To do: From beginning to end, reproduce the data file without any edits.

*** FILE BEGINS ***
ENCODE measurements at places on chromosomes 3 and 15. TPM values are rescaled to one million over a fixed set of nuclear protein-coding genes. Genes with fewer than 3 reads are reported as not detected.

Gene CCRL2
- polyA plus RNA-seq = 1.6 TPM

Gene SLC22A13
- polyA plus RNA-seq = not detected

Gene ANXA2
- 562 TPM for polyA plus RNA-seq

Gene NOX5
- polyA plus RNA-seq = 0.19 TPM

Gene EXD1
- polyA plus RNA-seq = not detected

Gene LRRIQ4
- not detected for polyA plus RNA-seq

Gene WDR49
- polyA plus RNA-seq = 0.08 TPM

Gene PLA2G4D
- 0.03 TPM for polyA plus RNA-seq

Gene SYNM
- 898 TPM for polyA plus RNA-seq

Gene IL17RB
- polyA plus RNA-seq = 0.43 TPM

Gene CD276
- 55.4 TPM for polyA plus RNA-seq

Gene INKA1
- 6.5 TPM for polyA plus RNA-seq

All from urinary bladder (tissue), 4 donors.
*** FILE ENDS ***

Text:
ENCODE measurements at places on chromosomes 3 and 15. TPM values are rescaled to one million over a fixed set of nuclear protein-coding genes. Genes with fewer than 3 reads are reported as not detected.

Gene CCRL2
- polyA plus RNA-seq = 1.6 TPM

Gene SLC22A13
- polyA plus RNA-seq = not detected

Gene ANXA2
- 562 TPM for polyA plus RNA-seq

Gene NOX5
- polyA plus RNA-seq = 0.19 TPM

Gene EXD1
- polyA plus RNA-seq = not detected

Gene LRRIQ4
- not detected for polyA plus RNA-seq

Gene WDR49
- polyA plus RNA-seq = 0.08 TPM

Gene PLA2G4D
- 0.03 TPM for polyA plus RNA-seq

Gene SYNM
- 898 TPM for polyA plus RNA-seq

Gene IL17RB
- polyA plus RNA-seq = 0.43 TPM

Gene CD276
- 55.4 TPM for polyA plus RNA-seq

Gene INKA1
- 6.5 TPM for polyA plus RNA-seq

All from urinary bladder (tissue), 4 donors.